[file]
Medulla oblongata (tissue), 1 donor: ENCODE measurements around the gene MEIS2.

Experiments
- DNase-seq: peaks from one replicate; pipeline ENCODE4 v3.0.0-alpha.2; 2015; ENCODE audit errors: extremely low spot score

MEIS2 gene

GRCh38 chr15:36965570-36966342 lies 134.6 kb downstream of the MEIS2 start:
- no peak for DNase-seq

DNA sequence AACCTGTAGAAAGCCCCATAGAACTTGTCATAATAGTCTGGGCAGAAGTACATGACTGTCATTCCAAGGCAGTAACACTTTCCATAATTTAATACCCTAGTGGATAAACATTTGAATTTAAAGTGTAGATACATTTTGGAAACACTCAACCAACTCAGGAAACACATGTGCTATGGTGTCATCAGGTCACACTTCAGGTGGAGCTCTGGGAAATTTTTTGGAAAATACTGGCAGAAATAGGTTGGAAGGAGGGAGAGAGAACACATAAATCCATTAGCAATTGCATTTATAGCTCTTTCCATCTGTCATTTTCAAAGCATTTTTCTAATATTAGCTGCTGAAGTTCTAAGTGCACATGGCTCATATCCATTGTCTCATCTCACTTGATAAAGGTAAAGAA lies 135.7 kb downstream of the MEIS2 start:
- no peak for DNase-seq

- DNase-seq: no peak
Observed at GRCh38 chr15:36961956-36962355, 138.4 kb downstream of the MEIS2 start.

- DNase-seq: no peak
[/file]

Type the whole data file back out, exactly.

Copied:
Medulla oblongata (tissue), 1 donor: ENCODE measurements around the gene MEIS2.

Experiments
- DNase-seq: peaks from one replicate; pipeline ENCODE4 v3.0.0-alpha.2; 2015; ENCODE audit errors: extremely low spot score

MEIS2 gene

GRCh38 chr15:36965570-36966342 lies 134.6 kb downstream of the MEIS2 start:
- no peak for DNase-seq

DNA sequence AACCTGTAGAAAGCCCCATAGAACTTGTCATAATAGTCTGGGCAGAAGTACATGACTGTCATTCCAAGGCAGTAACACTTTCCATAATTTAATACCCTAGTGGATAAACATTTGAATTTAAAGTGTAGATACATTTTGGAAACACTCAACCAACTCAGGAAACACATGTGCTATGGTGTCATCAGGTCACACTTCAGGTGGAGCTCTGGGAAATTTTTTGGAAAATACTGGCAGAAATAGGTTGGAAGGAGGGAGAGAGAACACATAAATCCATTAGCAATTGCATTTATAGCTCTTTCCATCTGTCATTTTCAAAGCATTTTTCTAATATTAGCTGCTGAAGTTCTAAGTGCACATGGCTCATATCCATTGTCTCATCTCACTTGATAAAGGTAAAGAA lies 135.7 kb downstream of the MEIS2 start:
- no peak for DNase-seq

- DNase-seq: no peak
Observed at GRCh38 chr15:36961956-36962355, 138.4 kb downstream of the MEIS2 start.

- DNase-seq: no peak